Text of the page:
If we move beyond the predominance of the physical being or the vital being, we come to the mental being as the possible leader and organiser of the personality. “Man is a mental being and the mind is the leader of his life and body…” This does not mean, however that there is absolute or perfect control of these earlier elements. “The mental man lives predominantly in the mind as the others live in the vital or the physical nature. The mental man tends to subordinate to his mental self-expression, mental aims, mental interests or to a mental idea or ideal the rest of his being: because of the difficulty of this subordinatino and its potent effect when achieved, it is at once more difficult for him and easier to arrive at a harmony of his nature. It is easier because the mental will once in control can convince by the power of the reasoning intelligence and at the same time dominate, compress or suppress the life and the body and their demands, arrange and harmonise them, force them to be its instruments, even reduce them to a minimum so that they shall not disturb the mental life or pull it down from its ideative or idealising movement. It is more difficult because life and body are the first powers and, if they are in the least strong, can impose themselves with an almost irresistible insistence on the mental ruler.”
Within the framework of these limitations, the mind also does not have the complete power of harmonising the outer nature because it is itself an incomplete and limited force. What occurs is an intermediate step whereby some advancement in the development of the personality is possible under the mind’s guidance and control, but this is done within strict limits based on the divided, mental capabilities.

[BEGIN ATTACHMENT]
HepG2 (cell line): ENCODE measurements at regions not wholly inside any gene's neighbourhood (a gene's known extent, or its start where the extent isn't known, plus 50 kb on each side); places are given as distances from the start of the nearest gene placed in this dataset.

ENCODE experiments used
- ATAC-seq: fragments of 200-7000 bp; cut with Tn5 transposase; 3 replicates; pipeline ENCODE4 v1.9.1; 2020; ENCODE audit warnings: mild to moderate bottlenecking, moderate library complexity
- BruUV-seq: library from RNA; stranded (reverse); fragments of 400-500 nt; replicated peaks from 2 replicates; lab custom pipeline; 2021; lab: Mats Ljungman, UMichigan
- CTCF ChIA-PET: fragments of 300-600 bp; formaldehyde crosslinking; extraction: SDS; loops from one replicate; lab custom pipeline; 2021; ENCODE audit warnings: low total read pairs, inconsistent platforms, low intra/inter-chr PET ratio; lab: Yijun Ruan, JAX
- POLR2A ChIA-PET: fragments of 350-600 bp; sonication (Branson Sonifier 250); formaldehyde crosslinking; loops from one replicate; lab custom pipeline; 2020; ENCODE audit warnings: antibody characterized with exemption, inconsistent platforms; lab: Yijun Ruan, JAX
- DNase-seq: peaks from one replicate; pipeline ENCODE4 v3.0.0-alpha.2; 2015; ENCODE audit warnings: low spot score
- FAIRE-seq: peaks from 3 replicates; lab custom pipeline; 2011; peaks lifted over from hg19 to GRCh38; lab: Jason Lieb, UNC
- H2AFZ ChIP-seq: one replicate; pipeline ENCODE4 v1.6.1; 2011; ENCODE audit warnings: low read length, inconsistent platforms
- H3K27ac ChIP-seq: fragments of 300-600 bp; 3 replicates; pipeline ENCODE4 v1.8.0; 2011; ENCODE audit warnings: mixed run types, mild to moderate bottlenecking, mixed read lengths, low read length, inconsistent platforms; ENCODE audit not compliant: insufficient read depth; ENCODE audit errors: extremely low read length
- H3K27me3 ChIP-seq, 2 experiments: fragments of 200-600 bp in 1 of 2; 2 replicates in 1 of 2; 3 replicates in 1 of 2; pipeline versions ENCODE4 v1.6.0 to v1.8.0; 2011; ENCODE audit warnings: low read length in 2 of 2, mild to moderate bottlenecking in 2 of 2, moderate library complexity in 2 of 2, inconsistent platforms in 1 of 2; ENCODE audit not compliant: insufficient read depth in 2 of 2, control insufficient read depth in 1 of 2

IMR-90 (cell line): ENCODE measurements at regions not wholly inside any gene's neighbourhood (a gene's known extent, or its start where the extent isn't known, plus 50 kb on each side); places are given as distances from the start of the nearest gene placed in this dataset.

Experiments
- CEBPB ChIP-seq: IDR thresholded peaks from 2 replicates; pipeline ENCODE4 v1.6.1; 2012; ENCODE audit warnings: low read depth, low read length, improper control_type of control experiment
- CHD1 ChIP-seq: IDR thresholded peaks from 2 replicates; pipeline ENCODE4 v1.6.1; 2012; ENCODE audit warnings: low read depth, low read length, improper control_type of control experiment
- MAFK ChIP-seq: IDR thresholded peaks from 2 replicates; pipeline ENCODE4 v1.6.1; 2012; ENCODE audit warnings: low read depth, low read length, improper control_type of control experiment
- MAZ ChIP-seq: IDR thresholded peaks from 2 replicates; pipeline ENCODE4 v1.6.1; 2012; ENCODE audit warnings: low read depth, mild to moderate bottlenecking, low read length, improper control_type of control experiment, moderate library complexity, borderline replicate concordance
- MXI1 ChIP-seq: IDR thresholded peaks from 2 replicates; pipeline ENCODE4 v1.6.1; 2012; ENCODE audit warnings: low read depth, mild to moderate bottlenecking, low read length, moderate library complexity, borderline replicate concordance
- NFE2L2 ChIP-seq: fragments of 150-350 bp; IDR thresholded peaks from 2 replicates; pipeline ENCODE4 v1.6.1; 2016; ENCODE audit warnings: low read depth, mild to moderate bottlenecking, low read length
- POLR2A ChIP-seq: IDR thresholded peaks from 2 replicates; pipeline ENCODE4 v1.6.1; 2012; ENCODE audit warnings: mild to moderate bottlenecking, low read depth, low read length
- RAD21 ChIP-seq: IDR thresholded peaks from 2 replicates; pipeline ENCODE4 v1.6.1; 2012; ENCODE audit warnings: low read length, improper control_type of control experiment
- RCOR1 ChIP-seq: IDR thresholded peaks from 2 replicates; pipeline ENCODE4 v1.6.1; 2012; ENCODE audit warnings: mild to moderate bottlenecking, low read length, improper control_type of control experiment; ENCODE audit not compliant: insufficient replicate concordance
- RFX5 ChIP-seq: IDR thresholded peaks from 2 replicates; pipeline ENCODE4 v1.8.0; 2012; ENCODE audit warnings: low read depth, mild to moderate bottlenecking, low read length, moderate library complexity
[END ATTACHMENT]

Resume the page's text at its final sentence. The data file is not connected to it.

Sri Aurobindo points out that the true harmonisation of the outer personality can only really begin to occur when we begin to operate from our true center, the seat of the soul, the psychic being. “For the true central being is the soul, but this being stands back and in most human natures is only the secret witness or, one might say, a constitutional ruler who allows his ministers to rule for him, delegates to them his empire, silently assents to their decisions and only now and then puts in a word which they can at any moment override and act otherwise.”
At a certain point in this developmental process, the soul becomes strong enough to take a more dominating and central role, and thereby “can come forward and control the nature. It is by the coming forward of this true monarch and his taking up the reins of government that there can take place a real harmonisation of our being and our life.”
Sri Aurobindo, The Life Divine, Book 2, Part 2, Chapter 25, “The Triple Transformation”